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By jason (registered) | Posted June 02, 2013 at 08:55:19 in reply to Comment 89234

there probably will be....after 7 years of studies and pilot projects.

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By Mark-AlanWhittle (registered) - website | Posted June 02, 2013 at 09:41:19

I live on the mountain. There are very few one-way streets. I don't go downtown because of the confusing maze of one-way streets. After all, all the present streets were two-way when they were originally designed, then switched to one-way over-night. If two-way conversion continues, I might go downtown more, spend some money. Everything you could possibly need is on the mountain and an abundance of free parking. Downtown parking is expensive, many lots are private, closed to the public. The parking meters don't even take swipe cards, like everyone wanders around with a pocket full of Loonies and Toonies. When I go to the Doctors on Young Street, I take the Upper Wellington bus, a minutes walk from my house, there and back. Plus the time to bus downtown and back. Takes more time, but is less costly that driving and trying to find a parking spot close to the doctors office. Being retired, I have more time to waste, so taking public transportation is always an entertaining experience as the bus stops and starts frequently to pick up passengers. Everyone who pays property taxes pays a portion of the costs of public transportation, even if they rarely use it. Plus if they do use it they pay the going rate, no free ride unless you have a real, doctor approved disability. Another problem is the amount and size of good you can physically carry, as opposed to having a car with a trunk or a Van. Another problem is people riding electric scooters, they are like small cars now. Anyone can buy them and drive them around. They should pay the fare, as they take up twice as much room as a person. Personally, everyone should pay the same, no matter as public transportation should not be a charity, like it seems to be now. I also do as much walking as possible as there are many, many retail stores within walking distance of my house. Sometimes the Van sits for days in the driveway. That's the advantage of owning a car, instant transportation on demand, if you can afford it. Hard to beat that with public transportation. That is the dilemma faced by public transportation. Car manufacturing is a big part of our economy, so getting rid of cars is a noble idea that will never happen.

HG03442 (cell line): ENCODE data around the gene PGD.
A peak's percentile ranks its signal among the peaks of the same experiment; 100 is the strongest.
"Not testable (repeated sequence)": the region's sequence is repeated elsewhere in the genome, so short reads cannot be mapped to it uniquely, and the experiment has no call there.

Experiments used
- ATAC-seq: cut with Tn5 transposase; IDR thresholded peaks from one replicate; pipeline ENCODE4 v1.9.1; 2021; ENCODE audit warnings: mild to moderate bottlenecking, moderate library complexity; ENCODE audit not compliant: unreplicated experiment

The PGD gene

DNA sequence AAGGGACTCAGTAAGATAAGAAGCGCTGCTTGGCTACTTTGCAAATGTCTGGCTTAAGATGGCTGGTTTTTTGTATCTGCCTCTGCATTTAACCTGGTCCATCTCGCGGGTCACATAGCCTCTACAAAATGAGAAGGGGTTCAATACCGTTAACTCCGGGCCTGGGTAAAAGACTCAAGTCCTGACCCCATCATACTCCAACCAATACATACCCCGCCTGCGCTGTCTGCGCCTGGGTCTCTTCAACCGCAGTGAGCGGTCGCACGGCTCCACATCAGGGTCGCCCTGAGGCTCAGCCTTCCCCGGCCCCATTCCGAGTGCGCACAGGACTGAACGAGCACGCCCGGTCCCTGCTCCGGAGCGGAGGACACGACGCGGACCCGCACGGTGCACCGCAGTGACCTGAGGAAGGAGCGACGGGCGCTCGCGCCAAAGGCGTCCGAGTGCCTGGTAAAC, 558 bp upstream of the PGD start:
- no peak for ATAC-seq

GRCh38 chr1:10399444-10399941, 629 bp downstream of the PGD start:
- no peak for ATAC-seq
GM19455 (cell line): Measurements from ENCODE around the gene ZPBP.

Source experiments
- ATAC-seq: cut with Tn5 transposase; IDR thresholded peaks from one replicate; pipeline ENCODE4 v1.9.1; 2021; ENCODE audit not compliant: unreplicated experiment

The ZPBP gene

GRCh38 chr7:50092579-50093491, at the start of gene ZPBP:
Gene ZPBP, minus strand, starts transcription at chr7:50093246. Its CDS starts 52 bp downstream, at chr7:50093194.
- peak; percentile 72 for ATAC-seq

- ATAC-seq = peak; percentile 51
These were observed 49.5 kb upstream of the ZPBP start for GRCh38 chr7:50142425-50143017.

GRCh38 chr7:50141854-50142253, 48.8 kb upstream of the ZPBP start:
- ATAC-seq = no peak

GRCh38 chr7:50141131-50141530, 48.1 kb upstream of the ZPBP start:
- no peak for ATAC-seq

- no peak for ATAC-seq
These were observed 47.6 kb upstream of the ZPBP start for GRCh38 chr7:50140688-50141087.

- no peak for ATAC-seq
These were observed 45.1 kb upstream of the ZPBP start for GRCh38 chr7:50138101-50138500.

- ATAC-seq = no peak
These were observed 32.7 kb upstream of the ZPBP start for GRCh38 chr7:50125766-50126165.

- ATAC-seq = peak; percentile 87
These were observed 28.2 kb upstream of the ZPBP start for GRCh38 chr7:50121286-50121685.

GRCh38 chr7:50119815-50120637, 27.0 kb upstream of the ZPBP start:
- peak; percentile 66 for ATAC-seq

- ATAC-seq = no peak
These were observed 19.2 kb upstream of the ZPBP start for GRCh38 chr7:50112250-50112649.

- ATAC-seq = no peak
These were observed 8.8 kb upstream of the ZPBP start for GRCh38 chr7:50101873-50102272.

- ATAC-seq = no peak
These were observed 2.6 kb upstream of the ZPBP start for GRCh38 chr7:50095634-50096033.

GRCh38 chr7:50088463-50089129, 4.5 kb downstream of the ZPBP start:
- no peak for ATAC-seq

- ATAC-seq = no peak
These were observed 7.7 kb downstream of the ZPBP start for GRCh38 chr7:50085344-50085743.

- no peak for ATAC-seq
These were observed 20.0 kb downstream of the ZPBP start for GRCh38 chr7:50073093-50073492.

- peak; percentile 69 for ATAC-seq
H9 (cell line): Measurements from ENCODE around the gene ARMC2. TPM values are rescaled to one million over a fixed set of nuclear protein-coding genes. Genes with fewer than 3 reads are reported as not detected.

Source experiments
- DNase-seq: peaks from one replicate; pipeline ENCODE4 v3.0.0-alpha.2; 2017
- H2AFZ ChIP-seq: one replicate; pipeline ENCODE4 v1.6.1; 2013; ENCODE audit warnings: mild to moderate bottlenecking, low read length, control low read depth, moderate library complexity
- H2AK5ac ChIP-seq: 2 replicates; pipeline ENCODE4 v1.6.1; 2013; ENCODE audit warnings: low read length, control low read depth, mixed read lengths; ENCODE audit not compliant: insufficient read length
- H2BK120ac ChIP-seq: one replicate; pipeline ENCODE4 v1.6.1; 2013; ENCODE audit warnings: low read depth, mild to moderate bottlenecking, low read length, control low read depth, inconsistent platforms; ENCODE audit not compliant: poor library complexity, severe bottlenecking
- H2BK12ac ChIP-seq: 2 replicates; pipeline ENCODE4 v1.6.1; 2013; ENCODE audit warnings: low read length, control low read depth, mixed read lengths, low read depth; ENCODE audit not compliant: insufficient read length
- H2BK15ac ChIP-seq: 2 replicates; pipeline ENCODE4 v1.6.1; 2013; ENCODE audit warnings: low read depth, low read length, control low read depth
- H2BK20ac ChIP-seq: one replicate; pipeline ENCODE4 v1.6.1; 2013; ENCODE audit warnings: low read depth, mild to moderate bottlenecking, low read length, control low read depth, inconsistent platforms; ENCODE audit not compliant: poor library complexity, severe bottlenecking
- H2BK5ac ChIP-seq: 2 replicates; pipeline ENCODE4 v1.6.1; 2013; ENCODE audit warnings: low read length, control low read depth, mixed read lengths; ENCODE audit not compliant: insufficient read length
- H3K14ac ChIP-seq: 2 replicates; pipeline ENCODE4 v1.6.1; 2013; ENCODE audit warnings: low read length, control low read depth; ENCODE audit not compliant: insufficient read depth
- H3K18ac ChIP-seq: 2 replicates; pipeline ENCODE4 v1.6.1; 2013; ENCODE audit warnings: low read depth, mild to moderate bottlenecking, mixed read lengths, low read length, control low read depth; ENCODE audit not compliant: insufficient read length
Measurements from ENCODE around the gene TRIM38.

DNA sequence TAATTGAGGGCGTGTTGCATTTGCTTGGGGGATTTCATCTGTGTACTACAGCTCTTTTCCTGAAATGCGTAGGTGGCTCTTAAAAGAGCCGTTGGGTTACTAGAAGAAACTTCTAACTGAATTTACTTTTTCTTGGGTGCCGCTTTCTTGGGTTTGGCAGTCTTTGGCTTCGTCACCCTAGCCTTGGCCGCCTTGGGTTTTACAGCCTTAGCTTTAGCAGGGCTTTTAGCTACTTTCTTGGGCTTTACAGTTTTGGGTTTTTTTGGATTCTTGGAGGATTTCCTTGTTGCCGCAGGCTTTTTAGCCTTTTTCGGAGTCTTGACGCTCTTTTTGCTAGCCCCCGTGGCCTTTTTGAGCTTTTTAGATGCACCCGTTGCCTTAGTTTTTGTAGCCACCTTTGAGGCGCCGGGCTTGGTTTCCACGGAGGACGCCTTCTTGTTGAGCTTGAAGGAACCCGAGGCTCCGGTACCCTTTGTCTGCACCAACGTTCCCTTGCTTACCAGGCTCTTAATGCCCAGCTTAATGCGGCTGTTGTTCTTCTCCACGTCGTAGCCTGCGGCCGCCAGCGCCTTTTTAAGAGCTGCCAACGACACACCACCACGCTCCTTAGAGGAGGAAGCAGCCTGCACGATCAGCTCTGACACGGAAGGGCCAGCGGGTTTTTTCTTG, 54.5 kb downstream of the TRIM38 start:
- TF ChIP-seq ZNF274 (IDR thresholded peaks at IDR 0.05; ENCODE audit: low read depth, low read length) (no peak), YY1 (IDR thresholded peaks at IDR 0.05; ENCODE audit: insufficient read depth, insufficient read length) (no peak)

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By RobF (registered) | Posted June 03, 2013 at 23:18:26

I'm cautiously optimistic about converting the street to two-way. I use it in its present form as a cyclist taking my daughter to and from her daycare behind the big church on James North. I realize that technically i'm breaking the rules riding south each morning up MacNabb from the North End, so the conversion is good in that regard.

But the main reason i ride on MacNabb is because it is quiet and in its present form fairly wide ... i can ride at least a door length away from parked cars. Cycling in this town feels dangerous enough in most places without having a 3 year-old strapped in kids' seat behind you, but i have found this route well within my comfort zone. And she and I enjoy the ride, to be honest.

I haven't seen the plans yet, but i hope they consider dedicating two-way bike-lane space on the opposite side from street parking for cars. Otherwise, i may find this less of an improvement and more of a detriment as a cyclist. I like James North as a pedestrian, but you couldn't pay me to cycle on it.